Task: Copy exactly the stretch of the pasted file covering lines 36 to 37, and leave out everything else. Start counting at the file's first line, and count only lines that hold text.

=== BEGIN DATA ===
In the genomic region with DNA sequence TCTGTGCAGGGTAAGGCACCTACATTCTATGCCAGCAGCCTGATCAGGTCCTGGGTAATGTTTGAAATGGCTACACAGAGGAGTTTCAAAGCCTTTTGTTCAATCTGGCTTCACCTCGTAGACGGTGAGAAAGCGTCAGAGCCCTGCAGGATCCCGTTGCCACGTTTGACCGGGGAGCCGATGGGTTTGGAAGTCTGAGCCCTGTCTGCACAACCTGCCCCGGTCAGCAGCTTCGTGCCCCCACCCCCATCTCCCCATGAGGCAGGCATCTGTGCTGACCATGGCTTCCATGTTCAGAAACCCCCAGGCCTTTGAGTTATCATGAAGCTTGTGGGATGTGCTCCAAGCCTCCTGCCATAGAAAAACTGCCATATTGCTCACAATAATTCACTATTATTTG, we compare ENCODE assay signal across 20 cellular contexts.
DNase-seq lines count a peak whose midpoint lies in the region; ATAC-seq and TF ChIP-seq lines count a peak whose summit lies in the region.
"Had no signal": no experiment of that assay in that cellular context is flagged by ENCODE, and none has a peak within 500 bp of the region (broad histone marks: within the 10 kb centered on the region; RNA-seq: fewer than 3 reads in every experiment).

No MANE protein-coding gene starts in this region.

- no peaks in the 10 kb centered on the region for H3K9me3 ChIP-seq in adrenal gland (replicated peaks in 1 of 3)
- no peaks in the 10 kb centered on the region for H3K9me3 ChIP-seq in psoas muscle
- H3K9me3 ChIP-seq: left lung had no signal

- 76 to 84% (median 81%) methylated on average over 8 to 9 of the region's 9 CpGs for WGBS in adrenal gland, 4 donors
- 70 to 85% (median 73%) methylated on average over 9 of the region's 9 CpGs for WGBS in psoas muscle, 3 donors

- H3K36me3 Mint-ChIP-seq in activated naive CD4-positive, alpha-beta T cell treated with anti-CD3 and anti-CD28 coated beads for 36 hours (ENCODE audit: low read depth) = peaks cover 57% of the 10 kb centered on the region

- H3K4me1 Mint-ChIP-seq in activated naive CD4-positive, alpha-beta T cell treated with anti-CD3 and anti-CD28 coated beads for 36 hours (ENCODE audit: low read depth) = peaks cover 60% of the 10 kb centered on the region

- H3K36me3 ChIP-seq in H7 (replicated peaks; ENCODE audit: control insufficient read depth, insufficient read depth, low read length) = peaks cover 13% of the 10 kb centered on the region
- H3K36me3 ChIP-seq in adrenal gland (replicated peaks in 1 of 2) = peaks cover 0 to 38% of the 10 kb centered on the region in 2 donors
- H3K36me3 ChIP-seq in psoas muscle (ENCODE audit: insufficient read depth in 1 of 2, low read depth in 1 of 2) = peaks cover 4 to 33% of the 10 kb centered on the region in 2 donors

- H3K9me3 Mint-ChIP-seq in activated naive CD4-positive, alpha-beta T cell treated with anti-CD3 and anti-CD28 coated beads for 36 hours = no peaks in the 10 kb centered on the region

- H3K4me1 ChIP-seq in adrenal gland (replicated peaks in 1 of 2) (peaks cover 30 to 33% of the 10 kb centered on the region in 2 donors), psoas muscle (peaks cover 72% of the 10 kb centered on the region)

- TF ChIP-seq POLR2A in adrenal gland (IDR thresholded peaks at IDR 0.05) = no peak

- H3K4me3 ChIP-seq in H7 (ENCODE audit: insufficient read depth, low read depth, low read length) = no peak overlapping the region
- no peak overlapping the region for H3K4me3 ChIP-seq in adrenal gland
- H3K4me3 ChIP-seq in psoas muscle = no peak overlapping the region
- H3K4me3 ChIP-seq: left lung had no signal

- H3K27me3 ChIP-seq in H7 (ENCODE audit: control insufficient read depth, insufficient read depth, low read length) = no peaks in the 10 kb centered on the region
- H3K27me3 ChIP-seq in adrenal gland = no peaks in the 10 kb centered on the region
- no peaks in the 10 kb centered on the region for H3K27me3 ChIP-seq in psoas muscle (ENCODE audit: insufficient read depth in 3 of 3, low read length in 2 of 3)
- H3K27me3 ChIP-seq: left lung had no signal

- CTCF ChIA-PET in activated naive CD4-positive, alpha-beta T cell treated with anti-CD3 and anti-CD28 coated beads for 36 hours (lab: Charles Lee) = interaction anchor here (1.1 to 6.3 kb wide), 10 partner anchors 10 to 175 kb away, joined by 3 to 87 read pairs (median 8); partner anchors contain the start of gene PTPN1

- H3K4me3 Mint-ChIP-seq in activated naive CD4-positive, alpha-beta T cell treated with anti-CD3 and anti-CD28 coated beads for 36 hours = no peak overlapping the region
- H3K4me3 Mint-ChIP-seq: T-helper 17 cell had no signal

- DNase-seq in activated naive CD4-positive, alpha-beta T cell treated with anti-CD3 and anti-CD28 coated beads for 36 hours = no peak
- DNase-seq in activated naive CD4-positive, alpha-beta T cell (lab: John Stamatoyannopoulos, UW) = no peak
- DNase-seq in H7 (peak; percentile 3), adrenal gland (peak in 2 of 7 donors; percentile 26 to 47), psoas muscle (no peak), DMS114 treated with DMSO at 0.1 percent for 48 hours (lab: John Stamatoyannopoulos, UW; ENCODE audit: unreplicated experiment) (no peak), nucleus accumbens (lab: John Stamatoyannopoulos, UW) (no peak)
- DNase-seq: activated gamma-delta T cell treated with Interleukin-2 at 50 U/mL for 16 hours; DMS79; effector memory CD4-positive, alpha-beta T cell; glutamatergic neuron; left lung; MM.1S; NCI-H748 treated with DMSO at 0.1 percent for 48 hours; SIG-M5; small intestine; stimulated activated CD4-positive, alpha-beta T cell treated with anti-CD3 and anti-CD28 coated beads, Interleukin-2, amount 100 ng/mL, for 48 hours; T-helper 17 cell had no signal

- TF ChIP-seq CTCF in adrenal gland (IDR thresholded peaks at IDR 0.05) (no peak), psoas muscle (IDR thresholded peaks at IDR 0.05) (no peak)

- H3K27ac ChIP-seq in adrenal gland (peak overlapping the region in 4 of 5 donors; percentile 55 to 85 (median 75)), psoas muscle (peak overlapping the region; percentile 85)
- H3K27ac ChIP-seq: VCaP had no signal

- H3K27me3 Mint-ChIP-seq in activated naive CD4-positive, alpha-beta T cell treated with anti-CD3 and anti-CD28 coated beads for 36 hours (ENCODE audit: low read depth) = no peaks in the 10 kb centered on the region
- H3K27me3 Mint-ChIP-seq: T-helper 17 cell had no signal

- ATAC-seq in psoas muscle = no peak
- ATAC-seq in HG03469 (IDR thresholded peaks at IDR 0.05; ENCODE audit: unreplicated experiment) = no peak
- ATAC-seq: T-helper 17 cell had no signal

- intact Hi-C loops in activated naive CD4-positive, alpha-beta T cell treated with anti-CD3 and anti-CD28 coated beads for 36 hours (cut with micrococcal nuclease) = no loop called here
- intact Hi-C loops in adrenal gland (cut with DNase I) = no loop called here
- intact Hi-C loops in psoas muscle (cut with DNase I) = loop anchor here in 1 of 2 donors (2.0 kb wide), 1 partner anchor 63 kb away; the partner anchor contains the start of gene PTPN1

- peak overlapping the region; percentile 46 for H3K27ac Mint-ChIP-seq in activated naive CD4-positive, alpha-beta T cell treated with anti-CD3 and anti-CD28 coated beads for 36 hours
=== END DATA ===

- H3K27me3 Mint-ChIP-seq in activated naive CD4-positive, alpha-beta T cell treated with anti-CD3 and anti-CD28 coated beads for 36 hours (ENCODE audit: low read depth) = no peaks in the 10 kb centered on the region
- H3K27me3 Mint-ChIP-seq: T-helper 17 cell had no signal